Quite simply the most exciting debut album to come out in years. The goth punk six-piece’s first full-length is electrifying stuff, combining the dramatic riffs of AFI with the gritty vocals of Alkaline Trio and the unashamed mythologising of My Chemical Romance. Their upcoming US tour supporting Neck Deep should see thousands more recruited to the cult.
Stream: Hiding With The Boys, Suzanne

2.) Elbow – Little Fictions

2017 may have been the year that Elbow recorded the John Lewis advert, but the Manchester indie veterans kicked off the year with another memorable record packed with melodic masterpieces and lyrical delights.
Stream: K2, Kindling

3.) Laura Marling – Semper Femina

A dazzling return to form from Britain’s most underrated solo artist, which was capped off by an effortlessly beautiful set on the Pyramid Stage at Glastonbury.
Stream: Wild Fire, Nothing Not Nearly

4.) Arcade Fire – Everything Now

Fully embracing their disco and glam-rock influences, Arcade Fire’s latest release is a significant improvement on Reflektor, although the self-indulgent finale We Don’t Deserve Love is definitely one to skip.
Stream: Creature Comfort, Infinite Content

5.) Tall Ships – Impressions

The long-awaited follow-up to Everything Touching finally saw the light of day after a five-year gestation and it was more than worth the wait, with the band focusing on direct songwriting over gradual crescendos. Clearly it took a lot out of them, as they announced their break-up in  the summer and played their final show just last Saturday.
Stream: Home, Will To Life

6.) Foo Fighters – Concrete And Gold

With no gimmicky concept or studio-hopping marathons, the ninth Foos album is a straight-up classic of hard rock instrumentation and catchy tunes in perfect harmony. The litany of cameos (Paul McCartney, Justin Timberlake etc.) doesn’t disrupt the flow and the loud-quiet dynamic is as punchy as it has ever been.
Stream: T-Shirt, Run

7.) Queens Of The Stone Age – Villains

The Josh Homme show continues in full flow, with the ginger Elvis recruiting Mark Ronson to add an extra layer of swagger to the production of this, the band’s seventh studio album. Irresistibly devilish.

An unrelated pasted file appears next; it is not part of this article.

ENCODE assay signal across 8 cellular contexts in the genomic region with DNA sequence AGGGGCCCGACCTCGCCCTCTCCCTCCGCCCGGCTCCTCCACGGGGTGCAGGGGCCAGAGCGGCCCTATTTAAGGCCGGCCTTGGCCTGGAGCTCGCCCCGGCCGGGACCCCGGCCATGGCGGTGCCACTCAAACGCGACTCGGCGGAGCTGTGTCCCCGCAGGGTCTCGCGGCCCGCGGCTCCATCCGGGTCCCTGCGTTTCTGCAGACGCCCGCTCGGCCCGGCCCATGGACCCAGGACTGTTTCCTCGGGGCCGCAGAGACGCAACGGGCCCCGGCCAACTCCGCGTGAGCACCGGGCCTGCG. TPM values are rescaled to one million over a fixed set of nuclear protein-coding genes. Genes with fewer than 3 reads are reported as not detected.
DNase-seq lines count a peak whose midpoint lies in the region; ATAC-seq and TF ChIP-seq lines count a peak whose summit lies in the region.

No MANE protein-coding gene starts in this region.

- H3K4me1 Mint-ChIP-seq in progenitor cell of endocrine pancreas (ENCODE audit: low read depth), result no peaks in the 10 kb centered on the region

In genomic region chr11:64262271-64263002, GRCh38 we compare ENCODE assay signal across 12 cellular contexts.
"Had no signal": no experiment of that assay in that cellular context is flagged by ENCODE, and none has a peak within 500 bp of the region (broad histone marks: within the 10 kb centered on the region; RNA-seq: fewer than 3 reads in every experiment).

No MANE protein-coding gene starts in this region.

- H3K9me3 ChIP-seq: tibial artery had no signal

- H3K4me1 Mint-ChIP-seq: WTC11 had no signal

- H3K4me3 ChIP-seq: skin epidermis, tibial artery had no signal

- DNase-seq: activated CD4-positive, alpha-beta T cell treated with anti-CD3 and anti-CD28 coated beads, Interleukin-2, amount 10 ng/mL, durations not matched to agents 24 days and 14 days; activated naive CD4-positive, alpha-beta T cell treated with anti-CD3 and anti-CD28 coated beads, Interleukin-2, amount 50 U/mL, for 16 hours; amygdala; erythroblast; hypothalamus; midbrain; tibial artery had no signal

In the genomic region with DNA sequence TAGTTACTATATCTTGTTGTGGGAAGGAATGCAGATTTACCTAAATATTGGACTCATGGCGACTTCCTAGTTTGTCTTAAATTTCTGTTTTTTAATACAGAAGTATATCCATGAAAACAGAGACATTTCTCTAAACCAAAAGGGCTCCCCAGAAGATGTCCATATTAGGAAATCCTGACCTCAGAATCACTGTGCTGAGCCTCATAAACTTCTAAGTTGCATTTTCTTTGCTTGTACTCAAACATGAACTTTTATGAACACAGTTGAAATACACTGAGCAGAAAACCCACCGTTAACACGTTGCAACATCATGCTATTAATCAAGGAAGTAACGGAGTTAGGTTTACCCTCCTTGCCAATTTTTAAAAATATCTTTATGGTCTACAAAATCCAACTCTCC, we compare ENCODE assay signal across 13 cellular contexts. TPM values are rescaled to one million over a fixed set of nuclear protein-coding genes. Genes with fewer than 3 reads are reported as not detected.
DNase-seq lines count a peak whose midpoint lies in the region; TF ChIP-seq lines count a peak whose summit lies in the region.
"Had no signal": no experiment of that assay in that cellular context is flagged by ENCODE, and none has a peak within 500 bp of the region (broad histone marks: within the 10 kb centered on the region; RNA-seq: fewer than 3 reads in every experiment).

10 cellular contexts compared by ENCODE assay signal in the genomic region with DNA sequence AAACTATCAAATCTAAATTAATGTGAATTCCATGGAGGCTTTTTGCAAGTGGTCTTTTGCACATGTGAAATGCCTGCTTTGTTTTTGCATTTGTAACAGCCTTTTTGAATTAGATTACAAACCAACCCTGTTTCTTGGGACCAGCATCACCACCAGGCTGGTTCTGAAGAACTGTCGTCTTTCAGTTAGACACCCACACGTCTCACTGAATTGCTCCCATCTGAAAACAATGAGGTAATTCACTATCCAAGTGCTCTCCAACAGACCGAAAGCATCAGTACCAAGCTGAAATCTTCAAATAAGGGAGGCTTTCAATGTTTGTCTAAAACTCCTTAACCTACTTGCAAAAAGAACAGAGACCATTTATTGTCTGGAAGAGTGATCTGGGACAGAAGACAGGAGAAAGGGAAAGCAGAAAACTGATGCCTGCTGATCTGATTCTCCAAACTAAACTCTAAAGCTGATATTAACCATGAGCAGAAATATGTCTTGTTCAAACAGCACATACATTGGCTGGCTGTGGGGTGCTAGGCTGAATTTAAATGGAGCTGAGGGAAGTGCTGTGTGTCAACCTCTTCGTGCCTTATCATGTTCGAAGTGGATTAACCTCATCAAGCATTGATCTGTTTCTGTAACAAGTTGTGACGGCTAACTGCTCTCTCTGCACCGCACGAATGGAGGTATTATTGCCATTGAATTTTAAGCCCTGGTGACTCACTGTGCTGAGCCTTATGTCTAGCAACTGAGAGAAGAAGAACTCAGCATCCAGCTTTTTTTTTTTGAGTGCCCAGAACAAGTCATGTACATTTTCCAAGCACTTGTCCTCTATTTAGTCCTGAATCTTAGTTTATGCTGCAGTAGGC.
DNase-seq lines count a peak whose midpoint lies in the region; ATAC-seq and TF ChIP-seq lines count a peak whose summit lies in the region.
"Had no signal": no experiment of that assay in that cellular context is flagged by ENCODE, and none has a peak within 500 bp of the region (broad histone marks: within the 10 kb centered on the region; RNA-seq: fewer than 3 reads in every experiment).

Stream: The Way You Used To Do, The Evil Has Landed

8.) Wolf Alice – Visions Of A Life

This incredibly versatile quartet’s sophomore album is every bit as varied and intriguing as their debut, with singer Ellie Rowsell channeling the spirit of Courtney Love, Billy Corgan and Taylor Swift by turns.
Stream: Yuk Foo, Beautifully Unconventional

9.) Public Service Broadcasting – Every Valley

A concept album about a Welsh mining village might seem like a stretch for this most English of art-rock bands, but with clever use of archive samples and some truly stellar guest vocals, the result is utterly heart-warming.
Stream: Turn No More, They Gave Me A Lamp

10.) Everything Everything – A Fever Dream

It’s really saying something that an album about the nightmarish state of media, culture and politics including a song about Michael Gove can still make you want to dance until you drop.
Stream: Big Game, Run The Numbers

11.) Manchester Orchestra – A Black Mile To The Surface
12.) The xx – I See You
13.) AFI – AFI
14.) Alt-J – Relaxer
15.) Jamie Lenman – Devolver
16.) Death From Above – Outrage! Is Now
17.) And So I Watch You From Afar – The Endless Shimmering
18.) At The Drive-In – in.ter a.li.a
19.) Arcane Roots – Melancholia Hymns
20.) Royal Blood – How Did We Get So Dark?

I’m sure I’ve missed plenty off, so please let me know in the comments below, and I’ll leave you with my video of the year:

Slow burners: 8 of the best hard rock intros

A recent article on the BBC, which suggests that intros are dying out, prompted me to finally write a post I’ve been knocking around for a while now. Not that you’d know it from the start of this blog, but I believe that well-crafted intros are a fine art and one that I’d hate to see die out completely. Even if we do have an average online attention span of just eight seconds, surely there’s got to be room in life for the slow-burner. The BBC article linked above gives a handful of fairly predictable choices for the best epic song intro, and here are mine:

Audioslave: Cochise

Those pounding drums, that scratchy guitar and then, after nearly a full minute of anticipation, the big riff and Chris Cornell’s immortal voice.

Biffy Clyro: Living Is A Problem Because Everything Dies

Convoluted, confusing and utterly brilliant. I must have listened to this intro hundreds of times, but I still get it wrong when I try to sing along.

Foo Fighters: In Your Honour

The most stadium-sized song the Foos have recorded to date, if I was Dave Grohl I’d open every single show with this absolute belter.

Led Zeppelin: The Song Remains The Same

87 seconds long and featuring at least eight separate phases, this masterpiece is the mother of all hard rock intros.

The Mars Volta: Cygnus… Vismund Cygnus

One of those quiet intros that tricks you into turning up the volume before blowing your head off 45 seconds later. Only with a dizzying blast of salsa-inspired post-rock.

Muse: Knights of Cydonia